Niranjan Zhore has been a driver for 14 years, but the 35-year-old says he has never had to face a day like this. His ears are ringing with the applause and words of gratitude from his passengers, but his mind is filled with trepidation as he drives the first batch of migrant workers from Dharavi on a 1,000-km journey back to their homes in Barmer, Rajasthan.
Zhore is driving the first bus that left Sunday from Mumbai with 21 migrant labourers from Dharavi on way to Barmer. Along the journey, while Zhore is thanked by his passengers, he remains anxious about contracting coronavirus. “I cannot afford to be stamped ‘home quarantined’ on the first trip that I made after being without work for over a month,” says Zhore, who was about to reach Barmer when he spoke to The Indian Express over phone on Monday.
With a seating capacity of 40, the bus left with 21 people — 18 men and three women — nearly half its capacity, at 11:30 pm on Sunday night from outside Dharavi police station. By 8 pm on Monday, the group driven by Zhore had nearly reached their destination and were just about 10 km away from Barmer. “Throughout the journey I have used sanitiser constantly and wearing gloves, mask. I have not touched anyone’s luggage and maintained social distancing to ensure I don’t contract the virus,” says Zhore.
Zhore’s biggest worry remained that he would be stamped ‘home quarantined’ once he reaches Maharashtra border after dropping the workers at Barmer.
Despite the government allowing movement of migrants by road, the drivers are being asked to home quarantine themselves once they reach Maharashtra from other states. According to him, six other drivers from his company on Sunday were stopped at the border and, after being held up for three hours, were allowed to go after being stamped. “One trip and 14 days at home is not really an option for people like me who earn about Rs 15,000 a month,” says Zhore, the sole breadwinner of his family of four who live in Andheri.
On his way to Barmer, the group was stuck for over three hours at Bhilad for verification of permits. “The police were scanning physical copies of documents instead of checking online,” says Zhore. After entering Gujarat, they struggled to find food. With all dhabas along the highway shut, it was only after crossing Ahmedabad that at around 2:30 pm the group found a hotel that gave them food parcels.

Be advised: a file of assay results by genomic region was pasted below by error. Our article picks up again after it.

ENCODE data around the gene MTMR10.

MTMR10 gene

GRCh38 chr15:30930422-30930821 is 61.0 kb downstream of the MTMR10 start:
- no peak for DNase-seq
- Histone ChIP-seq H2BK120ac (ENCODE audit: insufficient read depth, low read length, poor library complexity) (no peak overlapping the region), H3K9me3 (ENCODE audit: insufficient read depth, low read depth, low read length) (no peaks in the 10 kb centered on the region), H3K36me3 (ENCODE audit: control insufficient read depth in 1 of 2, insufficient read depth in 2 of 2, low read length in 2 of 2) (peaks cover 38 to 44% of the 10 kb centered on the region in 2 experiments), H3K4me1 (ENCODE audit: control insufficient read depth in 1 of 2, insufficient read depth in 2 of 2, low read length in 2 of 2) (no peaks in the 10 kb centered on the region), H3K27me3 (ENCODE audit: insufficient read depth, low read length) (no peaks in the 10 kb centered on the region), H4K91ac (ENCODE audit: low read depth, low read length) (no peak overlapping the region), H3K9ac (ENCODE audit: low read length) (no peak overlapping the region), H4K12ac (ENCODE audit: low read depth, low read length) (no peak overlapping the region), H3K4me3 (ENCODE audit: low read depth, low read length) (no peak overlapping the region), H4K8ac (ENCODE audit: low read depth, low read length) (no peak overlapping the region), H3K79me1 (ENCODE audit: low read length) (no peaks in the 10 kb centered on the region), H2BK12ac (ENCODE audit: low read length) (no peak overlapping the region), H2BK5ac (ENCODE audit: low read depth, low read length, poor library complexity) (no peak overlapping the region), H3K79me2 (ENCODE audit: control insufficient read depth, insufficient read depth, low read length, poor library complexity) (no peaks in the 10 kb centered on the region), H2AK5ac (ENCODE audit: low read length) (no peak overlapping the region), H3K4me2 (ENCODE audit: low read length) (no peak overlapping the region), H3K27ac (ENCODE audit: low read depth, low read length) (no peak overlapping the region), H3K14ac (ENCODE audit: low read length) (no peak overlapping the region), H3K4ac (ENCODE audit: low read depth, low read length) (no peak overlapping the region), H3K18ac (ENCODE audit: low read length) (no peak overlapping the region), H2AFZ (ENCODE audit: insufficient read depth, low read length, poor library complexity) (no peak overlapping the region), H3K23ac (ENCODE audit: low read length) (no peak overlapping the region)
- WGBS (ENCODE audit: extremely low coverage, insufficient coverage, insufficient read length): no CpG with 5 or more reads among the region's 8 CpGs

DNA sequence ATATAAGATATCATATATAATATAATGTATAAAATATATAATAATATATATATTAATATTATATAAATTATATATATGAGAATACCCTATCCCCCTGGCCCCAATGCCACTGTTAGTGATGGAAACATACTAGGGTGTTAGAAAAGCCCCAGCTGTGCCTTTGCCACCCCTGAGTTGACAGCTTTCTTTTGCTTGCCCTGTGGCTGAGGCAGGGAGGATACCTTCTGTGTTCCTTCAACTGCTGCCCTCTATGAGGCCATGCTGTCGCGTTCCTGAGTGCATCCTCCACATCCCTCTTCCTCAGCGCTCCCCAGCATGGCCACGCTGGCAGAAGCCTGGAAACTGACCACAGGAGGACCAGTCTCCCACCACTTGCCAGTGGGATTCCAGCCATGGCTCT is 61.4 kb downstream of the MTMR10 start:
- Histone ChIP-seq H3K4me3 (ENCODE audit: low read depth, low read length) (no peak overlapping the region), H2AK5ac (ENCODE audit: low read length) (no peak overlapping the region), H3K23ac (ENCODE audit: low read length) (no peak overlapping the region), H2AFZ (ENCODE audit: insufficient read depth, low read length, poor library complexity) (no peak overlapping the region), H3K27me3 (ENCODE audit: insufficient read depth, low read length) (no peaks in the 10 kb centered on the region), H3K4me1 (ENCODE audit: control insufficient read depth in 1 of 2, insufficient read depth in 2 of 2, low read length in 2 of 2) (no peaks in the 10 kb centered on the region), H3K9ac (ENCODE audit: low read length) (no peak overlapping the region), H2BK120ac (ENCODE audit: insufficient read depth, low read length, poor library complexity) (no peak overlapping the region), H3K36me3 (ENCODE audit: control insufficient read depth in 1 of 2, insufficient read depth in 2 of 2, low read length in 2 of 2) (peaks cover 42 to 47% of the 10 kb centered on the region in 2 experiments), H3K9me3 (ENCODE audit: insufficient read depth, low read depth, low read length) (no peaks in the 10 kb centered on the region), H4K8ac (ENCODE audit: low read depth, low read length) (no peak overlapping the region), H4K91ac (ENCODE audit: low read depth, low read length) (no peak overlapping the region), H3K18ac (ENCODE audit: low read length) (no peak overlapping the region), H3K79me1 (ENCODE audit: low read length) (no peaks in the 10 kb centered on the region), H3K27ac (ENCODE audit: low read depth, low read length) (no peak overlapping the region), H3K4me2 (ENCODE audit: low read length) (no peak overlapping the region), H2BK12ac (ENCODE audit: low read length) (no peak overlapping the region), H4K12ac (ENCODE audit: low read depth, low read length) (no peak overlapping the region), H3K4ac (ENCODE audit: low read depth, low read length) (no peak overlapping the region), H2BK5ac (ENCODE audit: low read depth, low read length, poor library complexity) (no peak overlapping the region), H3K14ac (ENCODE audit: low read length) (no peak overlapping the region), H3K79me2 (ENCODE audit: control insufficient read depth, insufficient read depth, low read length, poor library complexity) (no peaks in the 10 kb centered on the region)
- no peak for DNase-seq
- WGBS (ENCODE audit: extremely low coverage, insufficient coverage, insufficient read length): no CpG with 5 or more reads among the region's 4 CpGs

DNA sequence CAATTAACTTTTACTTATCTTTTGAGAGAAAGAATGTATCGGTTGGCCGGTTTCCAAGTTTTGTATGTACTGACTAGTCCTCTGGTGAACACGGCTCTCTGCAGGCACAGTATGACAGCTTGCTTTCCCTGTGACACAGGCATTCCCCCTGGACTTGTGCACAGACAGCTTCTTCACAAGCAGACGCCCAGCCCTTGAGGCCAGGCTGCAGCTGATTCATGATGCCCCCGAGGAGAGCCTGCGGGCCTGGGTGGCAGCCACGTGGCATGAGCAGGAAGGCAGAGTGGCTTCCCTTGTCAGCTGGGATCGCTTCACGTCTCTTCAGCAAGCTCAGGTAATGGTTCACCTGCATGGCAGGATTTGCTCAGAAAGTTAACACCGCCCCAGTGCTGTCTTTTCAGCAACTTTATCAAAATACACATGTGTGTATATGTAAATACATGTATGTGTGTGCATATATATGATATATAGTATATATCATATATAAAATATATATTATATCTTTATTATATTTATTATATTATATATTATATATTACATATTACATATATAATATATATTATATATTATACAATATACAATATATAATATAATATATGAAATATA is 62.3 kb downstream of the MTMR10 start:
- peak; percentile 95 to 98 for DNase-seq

But all the problems along the way meant little for 31-year-old Khimaram Patel, who was overjoyed to be reaching home after over a month of waiting. Patel, who lived at Khambadevi in Dharavi and worked at a bag shop, said, “Dharavi is the worst affected area. When the government allowed buses to run, we did not wait for a train,” he says. Soon after the government announced guidelines allowing workers to book vehicles, Patel submitted an application at Dharavi police station on Saturday morning and contacted Netaji Shinde of N Enterprises for a bus. Within 24 hours Patel got the go-ahead from the police with appropriate verification.
According to Ramesh Nangare, senior inspector at Dharavi police station, the application of Patel was proper and was processed quickly because the Rajasthan government had not put any conditions.
Patel along with 20 others paid Rs 4,000 each for the 1,000 km journey, costing the group about Rs 80,000. But for Shinde, the home quarantine stamp is a constant worry. “Six of my drivers have been home quarantined already, it is not possible to keep people at home for 14 days after a single trip,” he said.
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